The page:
The fallout, both legal and logistical, from the Ghost Ship fire in Oakland in early December is going to continue for years to come. But in the initial wave of complaints and inspections in San Francisco, the impact appears to be somewhat minimal so far, even if it has meant the eviction of a handful of people who were living in what the city considers to be dangerous and unlivable conditions. The Examiner reports on three warehouses that have received orders from the San Francisco Fire Department for residents to vacate the premises. One situation involved "a basement packed with beds and styrofoam walls," and another had a "plank" that was used to connect people to a "makeshift mezzanine."

The story comes on the heels of an announcement Wednesday by Oakland Mayor Libby Schaaf that all landlords of such dwellings need to come forward themselves, to the city, and present an action plan for bringing their spaces into compliance without evicting tenants — something which sounds good on paper but doesn't necessarily protect artists who have been getting by in substandard spaces, for cheap rent, that landlords might not want to invest any money in. They might just rather evict everyone and sell.

There was also a gathering in SF's Mission district for warehouse dwellers and landlords just after the new year in which city officials tried to ease people's minds that they were not on a witch hunt, and that some safety fixes might be relatively easy to do.

No doubt, though, the situation is one that could be used to landlords' advantage if they're looking to get rid of people, or if some third party wants a property for some other purpose.

The Ex speaks with Bernadette Bohan who runs the nine-year-old Box Factory arts space in the Mission, who recently had a scare with inspections from the SFFD and Department of Building Inspection who both arrived at her door days before Christmas, the result of a complaint from someone she'd worked with. On Facebook she relays the tale of how a retaliatory complaint from a person who had used her space for an event — and who was trying to get out of paying some sum of money — led to the inspections, and that the inspectors were very kind and said this happened all the time. Now, she tells the Ex, after having her sprinkler lines cleared and fire alarm tested, "We’re good to go and we’re safe. It’s just really unfair that people are complaining and freaking out the people who are living here. It’s just not fair."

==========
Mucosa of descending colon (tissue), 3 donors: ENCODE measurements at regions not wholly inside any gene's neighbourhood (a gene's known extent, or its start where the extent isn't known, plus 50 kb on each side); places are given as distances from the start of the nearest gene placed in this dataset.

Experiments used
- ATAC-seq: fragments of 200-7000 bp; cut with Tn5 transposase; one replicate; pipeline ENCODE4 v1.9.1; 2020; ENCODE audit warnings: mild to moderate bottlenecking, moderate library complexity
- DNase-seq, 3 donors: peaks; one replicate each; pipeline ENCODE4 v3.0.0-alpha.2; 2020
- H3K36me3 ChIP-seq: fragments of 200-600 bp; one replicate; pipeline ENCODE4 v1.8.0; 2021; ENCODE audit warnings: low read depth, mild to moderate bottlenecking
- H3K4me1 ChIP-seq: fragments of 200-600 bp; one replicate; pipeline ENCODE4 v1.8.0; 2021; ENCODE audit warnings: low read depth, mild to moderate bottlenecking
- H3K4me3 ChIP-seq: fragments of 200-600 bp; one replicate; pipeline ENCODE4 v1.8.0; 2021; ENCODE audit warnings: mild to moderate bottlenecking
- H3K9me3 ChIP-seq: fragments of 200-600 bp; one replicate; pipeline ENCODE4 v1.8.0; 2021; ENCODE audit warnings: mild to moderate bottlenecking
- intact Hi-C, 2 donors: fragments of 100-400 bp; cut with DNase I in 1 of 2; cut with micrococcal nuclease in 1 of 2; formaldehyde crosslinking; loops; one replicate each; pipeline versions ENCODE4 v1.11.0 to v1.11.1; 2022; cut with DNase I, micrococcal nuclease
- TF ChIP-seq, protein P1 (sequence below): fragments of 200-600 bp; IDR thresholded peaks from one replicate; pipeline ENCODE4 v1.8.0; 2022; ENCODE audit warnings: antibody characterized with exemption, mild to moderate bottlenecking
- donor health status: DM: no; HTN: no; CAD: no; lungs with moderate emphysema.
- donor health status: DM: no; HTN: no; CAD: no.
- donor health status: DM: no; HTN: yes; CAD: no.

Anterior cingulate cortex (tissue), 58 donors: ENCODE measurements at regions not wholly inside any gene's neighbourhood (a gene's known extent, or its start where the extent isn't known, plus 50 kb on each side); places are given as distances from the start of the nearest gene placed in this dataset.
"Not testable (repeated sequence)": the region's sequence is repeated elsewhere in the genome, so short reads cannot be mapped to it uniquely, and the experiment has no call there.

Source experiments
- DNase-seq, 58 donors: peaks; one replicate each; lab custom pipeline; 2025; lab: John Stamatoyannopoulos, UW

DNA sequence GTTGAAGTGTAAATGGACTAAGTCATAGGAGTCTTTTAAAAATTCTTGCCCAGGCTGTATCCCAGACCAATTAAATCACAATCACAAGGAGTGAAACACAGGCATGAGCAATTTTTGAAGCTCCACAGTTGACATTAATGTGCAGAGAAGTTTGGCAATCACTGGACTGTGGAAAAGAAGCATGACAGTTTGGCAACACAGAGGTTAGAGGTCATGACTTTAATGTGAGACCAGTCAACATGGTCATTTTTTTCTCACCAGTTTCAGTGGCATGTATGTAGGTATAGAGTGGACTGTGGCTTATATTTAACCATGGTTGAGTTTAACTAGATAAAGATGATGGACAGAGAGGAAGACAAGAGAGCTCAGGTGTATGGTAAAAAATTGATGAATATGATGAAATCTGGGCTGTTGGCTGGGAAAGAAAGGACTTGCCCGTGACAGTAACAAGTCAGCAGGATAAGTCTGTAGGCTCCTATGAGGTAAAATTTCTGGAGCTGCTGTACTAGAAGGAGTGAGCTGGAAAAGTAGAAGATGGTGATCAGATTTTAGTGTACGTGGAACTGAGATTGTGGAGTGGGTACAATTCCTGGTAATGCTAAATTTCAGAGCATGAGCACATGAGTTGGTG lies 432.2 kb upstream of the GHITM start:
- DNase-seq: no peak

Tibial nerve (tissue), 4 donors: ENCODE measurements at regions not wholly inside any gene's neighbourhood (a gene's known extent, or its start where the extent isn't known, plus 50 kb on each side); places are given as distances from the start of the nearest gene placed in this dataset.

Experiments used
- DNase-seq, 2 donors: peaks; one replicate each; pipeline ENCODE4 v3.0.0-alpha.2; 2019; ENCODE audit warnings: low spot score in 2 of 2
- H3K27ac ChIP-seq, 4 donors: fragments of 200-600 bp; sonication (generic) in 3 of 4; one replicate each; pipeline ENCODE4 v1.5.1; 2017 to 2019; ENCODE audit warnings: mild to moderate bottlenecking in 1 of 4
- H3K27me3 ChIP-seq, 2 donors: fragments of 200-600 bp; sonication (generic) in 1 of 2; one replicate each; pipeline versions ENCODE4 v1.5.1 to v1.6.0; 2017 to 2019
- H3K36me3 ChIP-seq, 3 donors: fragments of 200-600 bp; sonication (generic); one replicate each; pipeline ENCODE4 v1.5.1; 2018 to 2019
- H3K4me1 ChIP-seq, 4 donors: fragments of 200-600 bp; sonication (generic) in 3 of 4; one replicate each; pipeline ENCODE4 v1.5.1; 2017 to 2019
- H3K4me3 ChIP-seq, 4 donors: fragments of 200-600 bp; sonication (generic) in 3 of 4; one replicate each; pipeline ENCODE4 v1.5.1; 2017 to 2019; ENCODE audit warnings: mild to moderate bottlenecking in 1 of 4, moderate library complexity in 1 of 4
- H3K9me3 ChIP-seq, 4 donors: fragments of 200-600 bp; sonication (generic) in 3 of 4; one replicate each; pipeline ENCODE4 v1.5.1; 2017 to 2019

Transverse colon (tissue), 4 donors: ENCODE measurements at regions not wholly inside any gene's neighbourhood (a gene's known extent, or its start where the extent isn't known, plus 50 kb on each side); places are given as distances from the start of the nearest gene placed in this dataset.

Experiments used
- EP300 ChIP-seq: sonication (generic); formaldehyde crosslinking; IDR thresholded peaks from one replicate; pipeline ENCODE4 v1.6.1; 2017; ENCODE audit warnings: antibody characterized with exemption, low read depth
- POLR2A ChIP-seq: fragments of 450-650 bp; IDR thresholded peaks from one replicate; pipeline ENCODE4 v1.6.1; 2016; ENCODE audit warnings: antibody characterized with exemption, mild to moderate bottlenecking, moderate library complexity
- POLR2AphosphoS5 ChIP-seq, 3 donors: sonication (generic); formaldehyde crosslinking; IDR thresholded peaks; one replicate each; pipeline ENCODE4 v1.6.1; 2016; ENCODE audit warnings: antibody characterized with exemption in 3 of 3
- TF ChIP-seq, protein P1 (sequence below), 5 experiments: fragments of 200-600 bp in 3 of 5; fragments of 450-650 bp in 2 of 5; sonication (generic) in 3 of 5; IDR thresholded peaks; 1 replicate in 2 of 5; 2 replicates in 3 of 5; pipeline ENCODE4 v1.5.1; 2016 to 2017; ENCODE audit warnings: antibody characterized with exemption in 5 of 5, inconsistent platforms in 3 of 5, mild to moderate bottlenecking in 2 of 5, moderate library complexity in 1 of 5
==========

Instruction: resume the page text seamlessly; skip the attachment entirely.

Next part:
She goes further on Facebook saying, "This is very telling of the pressures that everyone is feeling in our rapidly changing city, the state of affairs of our country and the world. Turning on each other, greed, people are in severe survival mode and in states of fear and aggression even though we live in abundance. We are all affected by this."

Previously: SF And Oakland Hold Community Forums On Warehouse And Live-Work Spaces